Experts accredited in
genetic diagnostic testing
of inherited diseases
CLIA (Clinical Laboratory Improvement Amendments)
CLIA (Clinical Laboratory Improvement Amendments): awarded by the US federal government’s Centers for Medicare & Medicaid Services (CMS).
Quality assurance and technical competence [downloadable technical appendix]:
Health in Code is a member of the European Molecular Genetics Quality Network (EMQN) and participates periodically in strict proficiency testing schemes (EQA Schemes).
Health in Code is listed in the GTR® (Genetic Testing Registry) and registered with the Consellería de Sanidade, Xunta de Galicia (C-15-002226) and with the Ministry of Economy and Competitiveness, Spain (MINECO).
Quality management system:
- Innovative SME Award 2016.
- Seal of Excellence: Certificate delivered by the European Commission as managing institution for Horizon 2020, the EU Framework Programme for Research and Innovation 2014-2020. Project proposal no. 729192, HIC-SW_HIC-Software: A new Laboratory Management System (LIMS) for genetics.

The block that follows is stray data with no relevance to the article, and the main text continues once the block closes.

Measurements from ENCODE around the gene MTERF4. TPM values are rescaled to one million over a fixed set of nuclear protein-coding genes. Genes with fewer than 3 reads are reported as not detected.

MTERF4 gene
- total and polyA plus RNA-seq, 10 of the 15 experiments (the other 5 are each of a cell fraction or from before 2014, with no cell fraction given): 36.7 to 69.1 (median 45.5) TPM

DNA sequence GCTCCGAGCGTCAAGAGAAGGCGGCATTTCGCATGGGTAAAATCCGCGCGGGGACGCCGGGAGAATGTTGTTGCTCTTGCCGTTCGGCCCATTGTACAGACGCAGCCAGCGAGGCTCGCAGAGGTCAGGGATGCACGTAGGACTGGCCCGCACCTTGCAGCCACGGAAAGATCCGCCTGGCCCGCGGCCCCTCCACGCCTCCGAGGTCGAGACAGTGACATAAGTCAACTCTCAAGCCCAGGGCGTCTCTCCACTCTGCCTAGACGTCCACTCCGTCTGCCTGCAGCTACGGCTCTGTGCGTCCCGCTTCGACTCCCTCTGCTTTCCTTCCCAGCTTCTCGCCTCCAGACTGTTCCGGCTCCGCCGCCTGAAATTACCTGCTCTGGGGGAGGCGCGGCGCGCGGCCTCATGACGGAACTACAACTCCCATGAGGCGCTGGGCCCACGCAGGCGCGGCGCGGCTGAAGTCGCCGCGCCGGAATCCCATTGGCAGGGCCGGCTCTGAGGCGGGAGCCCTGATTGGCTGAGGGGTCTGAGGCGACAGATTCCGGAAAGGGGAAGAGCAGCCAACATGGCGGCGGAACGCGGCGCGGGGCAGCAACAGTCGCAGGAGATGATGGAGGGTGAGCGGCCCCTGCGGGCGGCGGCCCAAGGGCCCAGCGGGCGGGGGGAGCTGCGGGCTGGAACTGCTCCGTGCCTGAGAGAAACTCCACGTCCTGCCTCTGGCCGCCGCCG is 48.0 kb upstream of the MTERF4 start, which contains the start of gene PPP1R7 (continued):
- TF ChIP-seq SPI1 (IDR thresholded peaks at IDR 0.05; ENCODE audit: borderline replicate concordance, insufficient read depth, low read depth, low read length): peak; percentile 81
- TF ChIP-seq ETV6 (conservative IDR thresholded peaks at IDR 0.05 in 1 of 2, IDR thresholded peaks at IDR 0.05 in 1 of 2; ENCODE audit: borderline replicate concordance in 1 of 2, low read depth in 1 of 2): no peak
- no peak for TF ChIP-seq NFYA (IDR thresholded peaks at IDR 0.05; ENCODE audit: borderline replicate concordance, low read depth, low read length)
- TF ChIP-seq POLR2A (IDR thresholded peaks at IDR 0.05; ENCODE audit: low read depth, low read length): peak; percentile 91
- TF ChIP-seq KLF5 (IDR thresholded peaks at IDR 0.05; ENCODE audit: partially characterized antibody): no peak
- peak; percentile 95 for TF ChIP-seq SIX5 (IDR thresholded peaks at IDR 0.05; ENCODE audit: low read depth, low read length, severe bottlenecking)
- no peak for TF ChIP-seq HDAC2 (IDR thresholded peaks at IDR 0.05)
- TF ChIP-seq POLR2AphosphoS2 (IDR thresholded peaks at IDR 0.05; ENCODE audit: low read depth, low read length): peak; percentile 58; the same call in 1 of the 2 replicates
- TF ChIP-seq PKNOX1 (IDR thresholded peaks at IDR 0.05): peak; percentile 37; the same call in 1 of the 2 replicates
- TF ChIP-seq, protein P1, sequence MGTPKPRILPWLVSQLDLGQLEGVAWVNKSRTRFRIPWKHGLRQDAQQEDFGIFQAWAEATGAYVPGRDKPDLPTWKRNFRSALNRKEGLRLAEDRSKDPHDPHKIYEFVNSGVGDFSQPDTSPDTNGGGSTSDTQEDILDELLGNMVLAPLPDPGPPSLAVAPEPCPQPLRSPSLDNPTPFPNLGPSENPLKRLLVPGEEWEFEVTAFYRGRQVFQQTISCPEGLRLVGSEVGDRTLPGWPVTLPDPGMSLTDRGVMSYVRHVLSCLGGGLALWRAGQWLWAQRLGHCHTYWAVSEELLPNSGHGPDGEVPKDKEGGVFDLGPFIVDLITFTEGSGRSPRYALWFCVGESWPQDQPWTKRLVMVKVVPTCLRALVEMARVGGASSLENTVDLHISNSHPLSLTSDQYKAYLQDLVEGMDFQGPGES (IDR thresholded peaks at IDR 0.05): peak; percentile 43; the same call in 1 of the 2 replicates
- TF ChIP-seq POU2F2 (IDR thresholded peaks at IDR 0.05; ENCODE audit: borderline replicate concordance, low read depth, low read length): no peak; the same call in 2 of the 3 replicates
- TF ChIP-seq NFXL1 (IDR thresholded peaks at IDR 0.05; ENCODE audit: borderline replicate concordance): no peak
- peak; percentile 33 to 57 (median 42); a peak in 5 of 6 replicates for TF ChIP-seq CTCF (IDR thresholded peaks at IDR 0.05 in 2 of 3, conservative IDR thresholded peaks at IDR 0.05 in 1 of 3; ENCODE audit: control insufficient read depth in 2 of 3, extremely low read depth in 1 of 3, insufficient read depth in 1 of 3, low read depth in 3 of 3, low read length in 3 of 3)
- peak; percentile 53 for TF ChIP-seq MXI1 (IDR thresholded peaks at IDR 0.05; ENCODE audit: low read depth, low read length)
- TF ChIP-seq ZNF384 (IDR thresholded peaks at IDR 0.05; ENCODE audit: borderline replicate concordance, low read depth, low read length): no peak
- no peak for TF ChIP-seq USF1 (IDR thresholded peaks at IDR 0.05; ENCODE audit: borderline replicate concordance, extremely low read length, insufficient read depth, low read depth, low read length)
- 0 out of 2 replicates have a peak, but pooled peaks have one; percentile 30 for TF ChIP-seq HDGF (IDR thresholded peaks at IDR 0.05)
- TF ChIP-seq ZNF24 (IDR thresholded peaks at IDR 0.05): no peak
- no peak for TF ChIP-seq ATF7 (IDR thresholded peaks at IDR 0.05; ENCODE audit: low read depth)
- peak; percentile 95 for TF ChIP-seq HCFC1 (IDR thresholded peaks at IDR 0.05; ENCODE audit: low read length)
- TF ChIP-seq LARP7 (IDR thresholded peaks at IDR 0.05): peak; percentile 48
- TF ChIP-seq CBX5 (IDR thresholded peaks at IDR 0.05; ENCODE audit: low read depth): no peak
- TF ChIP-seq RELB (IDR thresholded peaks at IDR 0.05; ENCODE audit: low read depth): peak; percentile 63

Quality Control and Analytic Validation
Quality control at Health in Code is understood as management of the performance of the pre-analytical, analytical and post-analytical stages of the clinical laboratory process; which includes monitoring the test methodologies and specifications, reagents, equipment, sample handling, test reporting, internal and external audits to ensure the continuous high quality of testing.
Health in Code performs analytic validation studies following the guidelines from the EuroGentest Group and the ACMG (American College of Medical Genetics), in accordance with the requirements of UNE-EN ISO 15189 quality standard for clinical laboratories. Analityc validity of Health in Code’s NGS panels has been demostrated for SNPs and INDELs (≤20 pb) utilizing a standard reference sample NA 12878 (Coriell Cell Repositories, NJ) with results yielding on average: 1.000 sensitivity, 1.000 specificity and 0.999 accuracy for both SNPs and INDELs; as well as high repeteability and reproducibility scores (≈96%) for variant detection. In addition, Sanger sequencing is used to confirm those clinically relevant variants obtained with suboptimal quality parameters, as well as variants located in low coverage regions.